Dayton Castleman is an artist who works in sculpture and site-specific installation. He grew up in New Orleans, and has large-scale public work in Philadelphia. He received his BA from Belhaven College, and his MFA from The School of the Art Institute of Chicago. He is currently an assistant professor of art and design at Trinity Christian College near Chicago. His website can be found at http://www.daytoncastleman.com
I am in the final weeks of curating an exhibition comprised entirely of artist-made piñatas. The piñatas will be up for auction over the course of the show, and the exhibition will culminate in a public ceremony. At the ceremonial event, the auction winners will be given a choice: smash the piñata they have won, revealing what it contains for all onlookers, or take the piñata home intact, preserving it unbroken. This dilemma is heightened by the fact that the artworks of several artists in the show are valued in the low to mid five figures.
The piñatas in this exhibition are not likely to be filled with candy, but with something intended to shed light on the artist’s concept or purpose for the piñata’s external form. The dilemma for the auction winner is that getting at this “deeper meaning” of the particular art object requires its physical destruction, while a decision to preserve the piñata intact protects an investment, but limits its potential for broader societal value. Yet even if the piñata is sacrificed, the societal value of the object is left open for said society to judge. It is entirely possible that the opening up of the piñata could result in a complete debacle comprised of public disappointment with what the contents reveal, the perceived failure of the artist, and a perceived lapse in judgment on the part of the one who elected to obliterate what may have been a perfectly nice little sculpture.
Central to this simple project of mine is the question of who controls an artwork’s purpose, meaning and value—a question that I think is at the heart of Daniel Siedell’s chapter on Art Criticism. Siedell introduces the chapter by calling attention to the fact that it is the “disparity between the art and what is written about it—how it is interpreted—that is off-putting to many otherwise earnest art viewers.” If the work of the art writer can be confusing and off-putting to the art viewer, imagine how infuriating this might be to the artist whose own work is placed under the critical knife. Yet this frequently tumultuous relationship between the artist, the critic, and the public—mediated by art objects—is a central one in any engagement with contemporary art.
As a person who identifies primarily as an artist, it would be all too easy to offer a dismissive rant about the art critic’s lack of concern for the artist’s intention, or the public’s general lack of an informed interpretive framework. This would be easy, because these things are true, and Siedell devotes quite a bit of the chapter to unpacking why this is so in regard to art criticism. His purpose in this is to argue that in order for art criticism to be useful, one must be clear about what modern and contemporary art criticism’s ultimate goal is, and he acknowledges that the “history of art criticism suggests that the ultimate goal of the art critic is to achieve and then sustain authority as an art critic.”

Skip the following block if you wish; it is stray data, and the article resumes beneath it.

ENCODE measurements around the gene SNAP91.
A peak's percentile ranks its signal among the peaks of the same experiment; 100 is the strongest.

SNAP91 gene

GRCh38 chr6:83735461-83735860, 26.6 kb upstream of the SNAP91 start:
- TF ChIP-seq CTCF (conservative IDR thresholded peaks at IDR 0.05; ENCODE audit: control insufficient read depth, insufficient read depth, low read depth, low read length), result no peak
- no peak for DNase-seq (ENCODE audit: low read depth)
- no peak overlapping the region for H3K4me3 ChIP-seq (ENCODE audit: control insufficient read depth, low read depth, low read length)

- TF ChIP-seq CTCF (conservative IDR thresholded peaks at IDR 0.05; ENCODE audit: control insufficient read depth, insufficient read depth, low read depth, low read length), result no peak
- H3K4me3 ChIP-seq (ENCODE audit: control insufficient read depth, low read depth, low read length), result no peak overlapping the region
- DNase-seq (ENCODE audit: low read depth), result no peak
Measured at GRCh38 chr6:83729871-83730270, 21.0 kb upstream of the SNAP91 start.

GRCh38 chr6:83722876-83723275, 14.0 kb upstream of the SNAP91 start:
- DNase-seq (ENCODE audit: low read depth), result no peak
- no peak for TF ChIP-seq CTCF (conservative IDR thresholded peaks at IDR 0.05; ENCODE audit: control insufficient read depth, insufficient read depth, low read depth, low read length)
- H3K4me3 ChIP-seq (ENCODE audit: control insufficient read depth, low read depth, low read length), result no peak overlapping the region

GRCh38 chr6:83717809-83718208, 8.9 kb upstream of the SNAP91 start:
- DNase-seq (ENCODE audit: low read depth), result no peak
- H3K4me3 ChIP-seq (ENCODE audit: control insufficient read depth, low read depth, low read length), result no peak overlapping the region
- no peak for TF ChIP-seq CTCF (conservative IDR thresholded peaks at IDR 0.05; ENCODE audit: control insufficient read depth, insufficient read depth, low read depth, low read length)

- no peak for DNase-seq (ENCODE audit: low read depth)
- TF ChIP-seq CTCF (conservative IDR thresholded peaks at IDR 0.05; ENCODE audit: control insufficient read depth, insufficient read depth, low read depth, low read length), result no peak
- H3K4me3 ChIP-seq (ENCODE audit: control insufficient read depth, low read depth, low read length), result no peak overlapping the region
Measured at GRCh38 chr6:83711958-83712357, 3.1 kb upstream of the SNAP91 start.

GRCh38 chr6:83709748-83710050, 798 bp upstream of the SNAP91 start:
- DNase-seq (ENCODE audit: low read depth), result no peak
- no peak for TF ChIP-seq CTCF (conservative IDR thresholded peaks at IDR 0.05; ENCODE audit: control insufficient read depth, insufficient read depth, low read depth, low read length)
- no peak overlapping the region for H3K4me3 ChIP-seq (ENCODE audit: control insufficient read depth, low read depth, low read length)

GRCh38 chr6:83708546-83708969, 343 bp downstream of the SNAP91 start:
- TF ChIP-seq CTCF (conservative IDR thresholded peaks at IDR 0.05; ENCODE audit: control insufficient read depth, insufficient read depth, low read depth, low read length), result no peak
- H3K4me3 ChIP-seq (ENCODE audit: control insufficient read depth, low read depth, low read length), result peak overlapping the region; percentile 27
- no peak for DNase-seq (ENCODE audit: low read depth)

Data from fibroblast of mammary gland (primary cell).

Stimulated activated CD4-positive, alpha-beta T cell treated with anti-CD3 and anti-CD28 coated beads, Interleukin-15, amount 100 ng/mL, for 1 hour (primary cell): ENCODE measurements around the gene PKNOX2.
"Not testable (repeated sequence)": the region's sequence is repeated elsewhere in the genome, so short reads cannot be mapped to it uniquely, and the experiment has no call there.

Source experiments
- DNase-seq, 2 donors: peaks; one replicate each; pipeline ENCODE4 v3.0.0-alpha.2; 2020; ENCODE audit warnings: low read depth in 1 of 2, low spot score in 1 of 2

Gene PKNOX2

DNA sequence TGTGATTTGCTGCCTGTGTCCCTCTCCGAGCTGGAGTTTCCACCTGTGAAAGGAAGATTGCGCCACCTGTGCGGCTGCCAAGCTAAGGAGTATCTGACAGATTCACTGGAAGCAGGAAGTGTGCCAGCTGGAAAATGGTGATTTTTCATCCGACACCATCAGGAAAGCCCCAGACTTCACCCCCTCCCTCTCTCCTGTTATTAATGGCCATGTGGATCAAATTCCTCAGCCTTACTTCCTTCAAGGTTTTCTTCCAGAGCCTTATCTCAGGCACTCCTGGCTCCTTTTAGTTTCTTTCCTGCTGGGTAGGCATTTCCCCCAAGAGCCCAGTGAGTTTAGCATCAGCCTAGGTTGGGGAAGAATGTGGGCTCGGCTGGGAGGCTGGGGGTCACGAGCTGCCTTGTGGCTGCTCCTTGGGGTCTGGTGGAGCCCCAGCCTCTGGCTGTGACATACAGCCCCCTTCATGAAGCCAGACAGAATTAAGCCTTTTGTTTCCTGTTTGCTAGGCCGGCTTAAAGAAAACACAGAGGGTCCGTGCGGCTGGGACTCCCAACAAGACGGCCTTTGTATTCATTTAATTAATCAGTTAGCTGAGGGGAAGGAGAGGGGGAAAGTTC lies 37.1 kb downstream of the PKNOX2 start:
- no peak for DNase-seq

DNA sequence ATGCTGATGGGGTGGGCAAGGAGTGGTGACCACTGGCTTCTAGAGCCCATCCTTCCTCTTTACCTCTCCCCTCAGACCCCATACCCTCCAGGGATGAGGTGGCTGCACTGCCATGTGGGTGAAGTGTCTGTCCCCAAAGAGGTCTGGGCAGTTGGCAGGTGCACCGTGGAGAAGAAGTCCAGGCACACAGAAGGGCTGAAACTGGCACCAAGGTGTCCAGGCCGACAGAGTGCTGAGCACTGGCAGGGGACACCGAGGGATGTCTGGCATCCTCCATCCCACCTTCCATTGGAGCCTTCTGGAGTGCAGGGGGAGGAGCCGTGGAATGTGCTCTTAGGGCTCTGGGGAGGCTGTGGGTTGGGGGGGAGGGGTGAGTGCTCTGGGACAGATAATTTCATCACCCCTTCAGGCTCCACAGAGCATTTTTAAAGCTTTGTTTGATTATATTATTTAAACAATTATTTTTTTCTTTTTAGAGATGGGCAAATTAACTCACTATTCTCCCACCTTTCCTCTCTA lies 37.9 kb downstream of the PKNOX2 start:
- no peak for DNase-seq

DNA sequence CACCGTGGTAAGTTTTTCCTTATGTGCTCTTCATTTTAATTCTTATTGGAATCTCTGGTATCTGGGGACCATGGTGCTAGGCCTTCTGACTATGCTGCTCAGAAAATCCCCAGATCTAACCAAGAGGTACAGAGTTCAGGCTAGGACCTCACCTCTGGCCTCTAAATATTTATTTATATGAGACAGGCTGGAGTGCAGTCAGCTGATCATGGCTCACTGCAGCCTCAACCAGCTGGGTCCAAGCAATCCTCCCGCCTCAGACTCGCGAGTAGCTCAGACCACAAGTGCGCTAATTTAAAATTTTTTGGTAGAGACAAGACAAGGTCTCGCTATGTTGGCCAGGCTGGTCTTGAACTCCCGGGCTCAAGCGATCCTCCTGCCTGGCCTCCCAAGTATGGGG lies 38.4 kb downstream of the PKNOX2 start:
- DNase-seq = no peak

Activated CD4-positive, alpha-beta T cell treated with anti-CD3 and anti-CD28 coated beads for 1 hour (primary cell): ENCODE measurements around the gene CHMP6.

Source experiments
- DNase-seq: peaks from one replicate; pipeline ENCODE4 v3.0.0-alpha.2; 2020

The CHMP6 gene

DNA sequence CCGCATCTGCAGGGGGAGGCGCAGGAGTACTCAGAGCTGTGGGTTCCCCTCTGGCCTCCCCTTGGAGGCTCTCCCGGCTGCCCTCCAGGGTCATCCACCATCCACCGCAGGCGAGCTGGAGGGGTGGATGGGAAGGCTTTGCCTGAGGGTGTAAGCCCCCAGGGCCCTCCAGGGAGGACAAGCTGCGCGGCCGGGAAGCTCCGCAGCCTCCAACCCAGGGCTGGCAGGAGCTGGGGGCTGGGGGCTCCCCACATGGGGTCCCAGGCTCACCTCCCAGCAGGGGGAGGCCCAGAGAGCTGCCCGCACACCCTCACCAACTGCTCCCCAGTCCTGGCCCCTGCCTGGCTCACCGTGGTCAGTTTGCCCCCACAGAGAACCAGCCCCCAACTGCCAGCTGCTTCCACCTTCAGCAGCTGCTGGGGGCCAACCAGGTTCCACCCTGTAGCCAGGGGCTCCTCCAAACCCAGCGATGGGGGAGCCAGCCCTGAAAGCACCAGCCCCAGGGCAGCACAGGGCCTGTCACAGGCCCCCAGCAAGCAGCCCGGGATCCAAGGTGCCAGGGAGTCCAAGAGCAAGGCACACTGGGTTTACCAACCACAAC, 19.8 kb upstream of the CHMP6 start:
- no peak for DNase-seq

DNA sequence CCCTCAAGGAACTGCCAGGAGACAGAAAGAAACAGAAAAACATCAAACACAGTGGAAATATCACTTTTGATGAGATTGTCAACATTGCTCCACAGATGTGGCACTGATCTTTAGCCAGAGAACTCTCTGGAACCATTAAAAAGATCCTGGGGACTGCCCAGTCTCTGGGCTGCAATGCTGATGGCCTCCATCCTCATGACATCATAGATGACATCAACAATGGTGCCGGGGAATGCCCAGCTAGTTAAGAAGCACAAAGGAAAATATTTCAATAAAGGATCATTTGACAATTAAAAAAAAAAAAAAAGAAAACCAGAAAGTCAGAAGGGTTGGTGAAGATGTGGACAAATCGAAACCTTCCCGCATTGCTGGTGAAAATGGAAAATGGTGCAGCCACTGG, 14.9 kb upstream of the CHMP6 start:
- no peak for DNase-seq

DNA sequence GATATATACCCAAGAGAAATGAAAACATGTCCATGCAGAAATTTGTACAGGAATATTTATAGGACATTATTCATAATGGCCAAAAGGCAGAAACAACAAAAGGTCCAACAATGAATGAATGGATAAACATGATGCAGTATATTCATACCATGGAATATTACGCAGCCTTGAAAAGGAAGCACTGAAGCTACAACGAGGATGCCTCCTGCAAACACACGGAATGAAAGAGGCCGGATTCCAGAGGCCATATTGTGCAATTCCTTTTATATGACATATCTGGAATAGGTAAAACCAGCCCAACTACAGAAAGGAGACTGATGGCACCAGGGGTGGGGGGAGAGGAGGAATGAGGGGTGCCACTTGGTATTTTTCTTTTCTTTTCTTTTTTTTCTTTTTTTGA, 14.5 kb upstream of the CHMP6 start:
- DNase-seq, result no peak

He explores the roots of this in his discussion of the Harold Rosenberg—Clement Greenberg debate, and the eventual establishment of Greenberg as the twentieth century’s preeminent voice in art criticism, in whose work it becomes clear, Siedell points out, that “ultimately, the subject of art criticism is the art critic.” Yet central to Siedell’s argument is that while art criticism’s self-reflexivity may be a given, this should not be perceived as grounds for dismissing its central role in modern and contemporary art. He writes:
“This in no way diminishes the significance of art criticism. In fact, it reveals it to be a creative endeavor with its own genres and traditions that are parallel to—not derivative of—the art it engages. Both artists and critic are engaged in the act of creation, engaged in the act of discovery through their practice. If, however, the critic’s task is, following Edward Said, “to advance human freedom and knowledge,” the art critic’s challenge is to use art to show how both art and criticism can serve these noble goals, to use criticism to demonstrate art’s broader significance, and finally, to model how art should be taken seriously.”
Implicit in this paragraph is that what is often at issue in the art world is control and power. The trouble with a great deal of interaction around art is that, far from being simply a critical problem, each party represented—the artist, the critic, and the observer—would prefer to be the one that the whole endeavor revolves around. This may be one of the places that a “Nicene Christian faith” would offer a unique model for understanding art. Siedell, in fact, appropriately borrows Trinitarian language in referring to the “hypostatic union of form and content” in the art object—language that could be extended to the web of human relationships that comprise the world of modern and contemporary art. A willingness to “love your neighbor as yourself” would likely result in a rich and unique contribution to contemporary art culture.